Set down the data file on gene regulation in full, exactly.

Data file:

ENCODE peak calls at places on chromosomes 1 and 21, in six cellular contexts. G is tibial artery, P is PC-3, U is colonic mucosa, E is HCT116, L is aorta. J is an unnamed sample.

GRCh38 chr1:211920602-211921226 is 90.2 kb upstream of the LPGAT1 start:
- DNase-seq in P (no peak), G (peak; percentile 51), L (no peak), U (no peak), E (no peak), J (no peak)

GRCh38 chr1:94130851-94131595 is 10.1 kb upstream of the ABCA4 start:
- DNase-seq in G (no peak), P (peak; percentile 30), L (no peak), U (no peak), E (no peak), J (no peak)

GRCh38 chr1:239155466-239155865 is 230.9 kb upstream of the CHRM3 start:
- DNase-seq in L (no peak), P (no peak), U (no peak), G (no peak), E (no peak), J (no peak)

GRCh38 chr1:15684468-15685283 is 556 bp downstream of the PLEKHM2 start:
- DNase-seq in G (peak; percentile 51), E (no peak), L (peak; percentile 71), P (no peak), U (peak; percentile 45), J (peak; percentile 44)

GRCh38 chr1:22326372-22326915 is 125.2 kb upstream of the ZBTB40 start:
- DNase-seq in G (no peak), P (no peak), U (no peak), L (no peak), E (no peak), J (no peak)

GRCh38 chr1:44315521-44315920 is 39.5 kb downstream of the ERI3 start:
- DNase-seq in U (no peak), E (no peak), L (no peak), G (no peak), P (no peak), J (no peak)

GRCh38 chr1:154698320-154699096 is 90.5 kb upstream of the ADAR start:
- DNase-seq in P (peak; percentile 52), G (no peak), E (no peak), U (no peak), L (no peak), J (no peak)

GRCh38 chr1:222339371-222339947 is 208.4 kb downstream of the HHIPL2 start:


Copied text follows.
ENCODE peak calls at places on chromosomes 1 and 21, in six cellular contexts. G is tibial artery, P is PC-3, U is colonic mucosa, E is HCT116, L is aorta. J is an unnamed sample.

GRCh38 chr1:211920602-211921226 is 90.2 kb upstream of the LPGAT1 start:
- DNase-seq in P (no peak), G (peak; percentile 51), L (no peak), U (no peak), E (no peak), J (no peak)

GRCh38 chr1:94130851-94131595 is 10.1 kb upstream of the ABCA4 start:
- DNase-seq in G (no peak), P (peak; percentile 30), L (no peak), U (no peak), E (no peak), J (no peak)

GRCh38 chr1:239155466-239155865 is 230.9 kb upstream of the CHRM3 start:
- DNase-seq in L (no peak), P (no peak), U (no peak), G (no peak), E (no peak), J (no peak)

GRCh38 chr1:15684468-15685283 is 556 bp downstream of the PLEKHM2 start:
- DNase-seq in G (peak; percentile 51), E (no peak), L (peak; percentile 71), P (no peak), U (peak; percentile 45), J (peak; percentile 44)

GRCh38 chr1:22326372-22326915 is 125.2 kb upstream of the ZBTB40 start:
- DNase-seq in G (no peak), P (no peak), U (no peak), L (no peak), E (no peak), J (no peak)

GRCh38 chr1:44315521-44315920 is 39.5 kb downstream of the ERI3 start:
- DNase-seq in U (no peak), E (no peak), L (no peak), G (no peak), P (no peak), J (no peak)

GRCh38 chr1:154698320-154699096 is 90.5 kb upstream of the ADAR start:
- DNase-seq in P (peak; percentile 52), G (no peak), E (no peak), U (no peak), L (no peak), J (no peak)

GRCh38 chr1:222339371-222339947 is 208.4 kb downstream of the HHIPL2 start: